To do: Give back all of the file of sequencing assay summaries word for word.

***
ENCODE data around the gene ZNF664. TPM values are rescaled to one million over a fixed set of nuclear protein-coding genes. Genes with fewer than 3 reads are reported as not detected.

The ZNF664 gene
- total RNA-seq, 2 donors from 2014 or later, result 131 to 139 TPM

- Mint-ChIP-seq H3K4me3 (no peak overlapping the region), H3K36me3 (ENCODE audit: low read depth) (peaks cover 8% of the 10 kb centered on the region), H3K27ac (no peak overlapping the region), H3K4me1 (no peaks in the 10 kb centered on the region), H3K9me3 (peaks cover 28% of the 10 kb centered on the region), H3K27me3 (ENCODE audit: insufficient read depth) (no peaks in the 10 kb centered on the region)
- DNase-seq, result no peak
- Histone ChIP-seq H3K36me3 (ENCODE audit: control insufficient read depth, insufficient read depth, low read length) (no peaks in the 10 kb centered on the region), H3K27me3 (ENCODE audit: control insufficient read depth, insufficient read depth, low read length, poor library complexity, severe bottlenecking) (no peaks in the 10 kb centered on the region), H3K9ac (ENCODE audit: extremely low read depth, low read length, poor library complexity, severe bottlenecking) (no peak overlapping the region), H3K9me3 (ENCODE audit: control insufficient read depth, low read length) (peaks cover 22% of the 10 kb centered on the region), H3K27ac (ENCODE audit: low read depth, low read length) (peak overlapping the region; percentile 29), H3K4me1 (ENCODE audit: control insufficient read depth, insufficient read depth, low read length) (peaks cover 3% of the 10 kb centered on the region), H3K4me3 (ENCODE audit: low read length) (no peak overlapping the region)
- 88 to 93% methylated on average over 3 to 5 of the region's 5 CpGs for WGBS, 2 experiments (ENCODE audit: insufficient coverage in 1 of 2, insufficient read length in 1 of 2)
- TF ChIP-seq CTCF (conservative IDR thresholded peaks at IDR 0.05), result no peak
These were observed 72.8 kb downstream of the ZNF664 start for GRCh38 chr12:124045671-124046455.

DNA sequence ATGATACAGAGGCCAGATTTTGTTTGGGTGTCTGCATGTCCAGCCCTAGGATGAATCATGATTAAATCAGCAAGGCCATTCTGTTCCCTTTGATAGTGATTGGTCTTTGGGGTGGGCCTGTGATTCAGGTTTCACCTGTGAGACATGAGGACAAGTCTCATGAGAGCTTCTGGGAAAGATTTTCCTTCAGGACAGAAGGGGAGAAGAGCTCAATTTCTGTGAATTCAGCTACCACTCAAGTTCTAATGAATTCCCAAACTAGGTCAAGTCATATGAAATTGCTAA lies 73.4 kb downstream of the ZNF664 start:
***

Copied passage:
ENCODE data around the gene ZNF664. TPM values are rescaled to one million over a fixed set of nuclear protein-coding genes. Genes with fewer than 3 reads are reported as not detected.

The ZNF664 gene
- total RNA-seq, 2 donors from 2014 or later, result 131 to 139 TPM

- Mint-ChIP-seq H3K4me3 (no peak overlapping the region), H3K36me3 (ENCODE audit: low read depth) (peaks cover 8% of the 10 kb centered on the region), H3K27ac (no peak overlapping the region), H3K4me1 (no peaks in the 10 kb centered on the region), H3K9me3 (peaks cover 28% of the 10 kb centered on the region), H3K27me3 (ENCODE audit: insufficient read depth) (no peaks in the 10 kb centered on the region)
- DNase-seq, result no peak
- Histone ChIP-seq H3K36me3 (ENCODE audit: control insufficient read depth, insufficient read depth, low read length) (no peaks in the 10 kb centered on the region), H3K27me3 (ENCODE audit: control insufficient read depth, insufficient read depth, low read length, poor library complexity, severe bottlenecking) (no peaks in the 10 kb centered on the region), H3K9ac (ENCODE audit: extremely low read depth, low read length, poor library complexity, severe bottlenecking) (no peak overlapping the region), H3K9me3 (ENCODE audit: control insufficient read depth, low read length) (peaks cover 22% of the 10 kb centered on the region), H3K27ac (ENCODE audit: low read depth, low read length) (peak overlapping the region; percentile 29), H3K4me1 (ENCODE audit: control insufficient read depth, insufficient read depth, low read length) (peaks cover 3% of the 10 kb centered on the region), H3K4me3 (ENCODE audit: low read length) (no peak overlapping the region)
- 88 to 93% methylated on average over 3 to 5 of the region's 5 CpGs for WGBS, 2 experiments (ENCODE audit: insufficient coverage in 1 of 2, insufficient read length in 1 of 2)
- TF ChIP-seq CTCF (conservative IDR thresholded peaks at IDR 0.05), result no peak
These were observed 72.8 kb downstream of the ZNF664 start for GRCh38 chr12:124045671-124046455.

DNA sequence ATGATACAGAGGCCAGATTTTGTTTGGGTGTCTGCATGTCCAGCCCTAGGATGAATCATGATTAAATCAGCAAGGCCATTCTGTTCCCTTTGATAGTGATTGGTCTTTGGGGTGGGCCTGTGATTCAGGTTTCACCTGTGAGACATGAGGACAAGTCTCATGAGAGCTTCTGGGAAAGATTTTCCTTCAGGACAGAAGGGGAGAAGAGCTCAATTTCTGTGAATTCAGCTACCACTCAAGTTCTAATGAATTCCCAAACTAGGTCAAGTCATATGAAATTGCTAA lies 73.4 kb downstream of the ZNF664 start: